Port Wine Glasses Liqueur Glasses
Sherry Glasses Highball Glasses
Brandy Snifter etc.
Stemware has a bowl that rests on a stem, anchored by a foot. The purpose of this
design is to serve cool beverages, such as water, iced tea, and wine. The stem
provides a way to hold cool drinks without warming the contents of the bowl. (The
exception is the brandy snifter, which is cradled in the hand to warm the brandy
and enhance its flavor.)
The bowls of contemporary stemware come in three main shapes:
1. Bucket-Shaped Bowl: The bucket-shaped bowl is similar to a bucket, with a
horizontal base and almost vertical sides.
2. Tulip-Shaped Bowl: The tulip-shaped bowl resembles a tulip, with a
rounded base and sides that curve inward.
(courtesy: google images)
3. Flared Bowl: The flared bowl is shaped like a trumpet or a funnel, a long,
narrow form made with a pointed or slightly rounded bowl that either flares
outward at the top or remains straight.
Beverages should be paired with the appropriate bowl size:
1. Large Bowls: Stemware with a large bowl is reserved for nonalcoholic
beverages, such as water and iced tea.
2. Medium-Size Bowls: Stemware with a medium-size bowl is made for drinks
low in alcohol such as table wine and sparkling wine.
3. Small Bowls: Stemware with a small bowl is used for drinks with a
moderate to high alcohol content, such an aperitifs and dessert wine.
4. Tiny Bowls: Stemware with a tiny bowl is made for drinks high in alcohol,
specifically cordials and liqueurs.
5. Brandy Snifter: The exception to the aforementioned rules is the brandy
snifter, which may have either small or large bowls.
The purpose and size of the following six pieces of stemware is presented on the
left in the order in which the vessel is used at the table, from preprandial drinks to
those served after dinner.
There are several types and styles of stemware available. Stemware includes any
type of glassware with a bowl and stem. Stemware is often designed to allow you
hold your glass without changing the temperature of the drink with the heat from
your hand. Each type of stemware is intended to serve a particular drink.
1. Red Wine Glasses: Red wine glasses usually feature a large bowl that often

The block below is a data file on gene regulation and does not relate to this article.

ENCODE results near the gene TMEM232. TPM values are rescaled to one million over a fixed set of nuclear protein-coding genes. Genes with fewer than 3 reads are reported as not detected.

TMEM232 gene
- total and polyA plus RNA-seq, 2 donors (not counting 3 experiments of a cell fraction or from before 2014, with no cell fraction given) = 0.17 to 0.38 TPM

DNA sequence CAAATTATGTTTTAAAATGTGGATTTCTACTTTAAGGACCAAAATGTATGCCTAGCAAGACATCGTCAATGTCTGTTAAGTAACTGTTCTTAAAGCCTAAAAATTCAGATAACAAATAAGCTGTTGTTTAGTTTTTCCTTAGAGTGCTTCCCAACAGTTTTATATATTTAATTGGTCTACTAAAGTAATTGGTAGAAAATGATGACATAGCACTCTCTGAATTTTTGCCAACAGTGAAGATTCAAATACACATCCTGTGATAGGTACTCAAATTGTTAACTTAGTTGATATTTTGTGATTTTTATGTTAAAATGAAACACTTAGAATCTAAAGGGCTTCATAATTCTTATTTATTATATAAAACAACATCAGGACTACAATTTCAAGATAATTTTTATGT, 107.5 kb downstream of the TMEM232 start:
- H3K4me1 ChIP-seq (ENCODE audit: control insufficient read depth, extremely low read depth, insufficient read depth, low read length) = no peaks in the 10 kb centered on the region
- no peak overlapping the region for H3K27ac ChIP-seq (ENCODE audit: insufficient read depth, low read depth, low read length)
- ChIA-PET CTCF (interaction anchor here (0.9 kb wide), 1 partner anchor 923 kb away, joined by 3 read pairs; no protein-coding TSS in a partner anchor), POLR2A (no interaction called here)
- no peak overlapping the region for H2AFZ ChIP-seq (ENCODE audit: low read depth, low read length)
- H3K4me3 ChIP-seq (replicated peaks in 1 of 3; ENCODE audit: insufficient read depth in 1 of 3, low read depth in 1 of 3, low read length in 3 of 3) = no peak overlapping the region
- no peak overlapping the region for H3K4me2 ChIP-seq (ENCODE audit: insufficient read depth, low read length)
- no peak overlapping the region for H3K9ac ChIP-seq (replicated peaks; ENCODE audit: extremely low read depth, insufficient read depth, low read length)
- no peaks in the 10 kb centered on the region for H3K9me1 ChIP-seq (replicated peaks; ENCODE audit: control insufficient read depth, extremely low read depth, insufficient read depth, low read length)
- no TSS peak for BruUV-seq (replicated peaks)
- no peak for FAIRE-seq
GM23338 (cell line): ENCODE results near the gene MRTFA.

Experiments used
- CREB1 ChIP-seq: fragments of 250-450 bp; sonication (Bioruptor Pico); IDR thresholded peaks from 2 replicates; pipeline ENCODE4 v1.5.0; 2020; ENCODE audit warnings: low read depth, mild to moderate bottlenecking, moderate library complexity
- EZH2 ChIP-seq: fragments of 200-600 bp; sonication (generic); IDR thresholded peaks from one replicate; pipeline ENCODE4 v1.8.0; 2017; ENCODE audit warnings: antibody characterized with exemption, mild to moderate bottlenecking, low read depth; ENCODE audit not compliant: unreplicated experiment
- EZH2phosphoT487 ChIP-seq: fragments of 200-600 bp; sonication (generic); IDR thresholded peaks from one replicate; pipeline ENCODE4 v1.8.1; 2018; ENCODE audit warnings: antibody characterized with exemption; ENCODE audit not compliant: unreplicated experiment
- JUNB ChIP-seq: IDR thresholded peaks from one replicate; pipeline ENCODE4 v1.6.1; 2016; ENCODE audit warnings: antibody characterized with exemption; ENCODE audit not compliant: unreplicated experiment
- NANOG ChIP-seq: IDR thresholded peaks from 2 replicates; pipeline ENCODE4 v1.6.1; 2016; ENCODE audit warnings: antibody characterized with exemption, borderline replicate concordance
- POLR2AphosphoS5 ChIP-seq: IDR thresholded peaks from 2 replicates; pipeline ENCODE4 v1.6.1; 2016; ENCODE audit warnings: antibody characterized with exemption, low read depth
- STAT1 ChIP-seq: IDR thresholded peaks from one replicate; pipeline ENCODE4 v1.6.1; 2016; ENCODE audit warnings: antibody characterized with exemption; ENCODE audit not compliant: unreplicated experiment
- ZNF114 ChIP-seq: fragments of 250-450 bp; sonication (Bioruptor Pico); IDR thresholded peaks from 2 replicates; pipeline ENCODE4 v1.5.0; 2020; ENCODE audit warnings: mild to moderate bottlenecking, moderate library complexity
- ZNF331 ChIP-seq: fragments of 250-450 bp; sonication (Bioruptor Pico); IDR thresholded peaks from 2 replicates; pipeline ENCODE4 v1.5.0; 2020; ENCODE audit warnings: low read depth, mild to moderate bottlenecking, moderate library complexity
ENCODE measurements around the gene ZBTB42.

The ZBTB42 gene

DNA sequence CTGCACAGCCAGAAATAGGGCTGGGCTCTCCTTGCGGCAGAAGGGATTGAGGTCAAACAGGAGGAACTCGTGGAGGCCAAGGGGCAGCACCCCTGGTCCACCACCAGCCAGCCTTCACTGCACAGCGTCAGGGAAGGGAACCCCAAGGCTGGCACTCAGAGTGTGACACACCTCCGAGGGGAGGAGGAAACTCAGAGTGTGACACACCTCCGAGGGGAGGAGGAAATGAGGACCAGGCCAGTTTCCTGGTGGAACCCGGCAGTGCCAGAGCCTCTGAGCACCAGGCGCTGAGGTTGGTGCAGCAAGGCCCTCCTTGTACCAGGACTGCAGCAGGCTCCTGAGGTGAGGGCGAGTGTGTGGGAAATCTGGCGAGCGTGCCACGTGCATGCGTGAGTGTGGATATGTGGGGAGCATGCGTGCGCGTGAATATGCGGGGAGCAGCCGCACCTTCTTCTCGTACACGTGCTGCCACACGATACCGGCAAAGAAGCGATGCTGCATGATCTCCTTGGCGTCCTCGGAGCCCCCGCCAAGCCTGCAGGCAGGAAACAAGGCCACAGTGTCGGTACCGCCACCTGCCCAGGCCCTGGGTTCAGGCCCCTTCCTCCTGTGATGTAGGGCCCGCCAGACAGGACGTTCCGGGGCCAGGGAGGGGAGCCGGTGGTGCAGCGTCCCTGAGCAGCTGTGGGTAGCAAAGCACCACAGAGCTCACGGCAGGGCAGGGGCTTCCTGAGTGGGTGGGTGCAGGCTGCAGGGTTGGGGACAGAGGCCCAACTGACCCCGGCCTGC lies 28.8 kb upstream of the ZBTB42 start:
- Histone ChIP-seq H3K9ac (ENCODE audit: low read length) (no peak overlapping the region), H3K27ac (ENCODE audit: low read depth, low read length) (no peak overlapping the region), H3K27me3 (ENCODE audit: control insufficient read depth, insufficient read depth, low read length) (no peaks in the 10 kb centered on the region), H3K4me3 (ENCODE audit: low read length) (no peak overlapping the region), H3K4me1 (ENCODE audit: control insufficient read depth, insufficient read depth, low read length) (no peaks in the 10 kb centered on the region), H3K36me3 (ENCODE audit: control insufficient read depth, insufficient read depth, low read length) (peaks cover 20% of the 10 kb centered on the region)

tapers slightly inward at the rim.
2. White Wine Glasses: white wine glasses usually feature an elongated bowl.
They sometimes have longer stems than red wine glasses.
3. Champagne Flutes: Flutes feature long narrow bowls that are designed to
show off the bubbles in the wine.
4. Cordial Glasses: Also called pony glasses, they are used for serving small
portions of after-dinner liqueurs or dessert wines.
5. Martini Glasses: also known as cocktail glasses, feature a triangle-shaped
bowl and long stem.
6. Margarita Glasses: Margarita glasses are larger and more rounded than
DIFFERENT TYPES OF GLASSWARES
1. Water Goblet
Because water is drunk throughout a meal, the goblet is the largest vessel in a set
of stemware and holds approximately 6 ounces when filled three-quarters full. The
goblet is always used in formal dining, but at an informal meal it is an optional
2. Iced-Tea Glass
The iced-tea glass is a long, narrow vessel with a short stem, a shape made to
accommodate ice cubes. Because water and wine are the only beverages served at a
formal table, the iced-tea glass is reserved for informal dining, from elegant to
casual. The shape is ideal for cold beverages of any kind.
3. Water Glasses
Every place setting needs a water glass. These glasses can be used for any purpose,
Generally 10 ounce glasses are suggested for water. Any type of glass can be used
4. Juice Glasses
Every place that serves breakfast, brunch or juice at any hour should have a supply
of juice glasses. These small glasses are usually about 4 to 6 ounces and are
designed to hold small portions of juice.
5. Coffee Glasses
Whether it is for holding coffee at breakfast or for holding coffee drinks for after
6. Essential Bar Glassware
There are a variety of beer glasses and mugs to suit the needs of people. Pint
glasses work well for serving almost any kind of beer, while pilsner glasses
are specifically designed to serve pilsners and lagers.
Beer mugs and steins can also be used with any kind of beer. These mugs
are made with thick glass to prevent breakage, and offer a handle for easy
lifting of the heavy glass. A glass chiller can be used to frost and chill
glasses before serving the beer.
TYPES OF BEER GLASSES:
Pint Glasses: Some glasses are specifically designed to hold pints of
beer or pilsner and lager beers. Pilsner glasses are flared with the top
being wider than the bottom. Pint glasses are large, most tapering
down to the bottom.
Beer Mugs and Steins: These heavy thick mugs are designed to hold
beer without breakage. They have sturdy handles for easier lifting.
Beer steins are a special kind of beer mug that originated in German.
A beer stein is much like a beer mug, but includes a thumb rest or a
6.2 Shot, Shooter and Rocks
Shot glasses come with a thick and heavy bottom to prevent the glass from
breaking when customers slam them on the table or counter. While liquor on
the rocks should be served in rocks or Old Fashioned glasses, single shots
can be served in a shot glass, shooter or whiskey glass.
TYPES OF SHOT AND ROCKS GLASSES:
Shot, Shooter and Whiskey glasses: These glasses can be used to hold
single liquors or liquor concoctions. Shooter glasses are usually taller
than shot glasses, while whiskey glasses are wide enough to fit ice.
The Bottoms of the glasses are extra thick, so that they absorb the
shock of being slammed on a surface.
Rocks: Sometimes called a lowball glass, the old-fashioned is a short,
squat glass used for serving drinks “on the rocks.” Suitable for many
cocktails or straight liquors served on ice. Most hold 6 to 8 ounces.
6.3 Mixed Drinks, Liquor and Cocktails
For serving mixed drinks and cocktails, there are a variety of glasses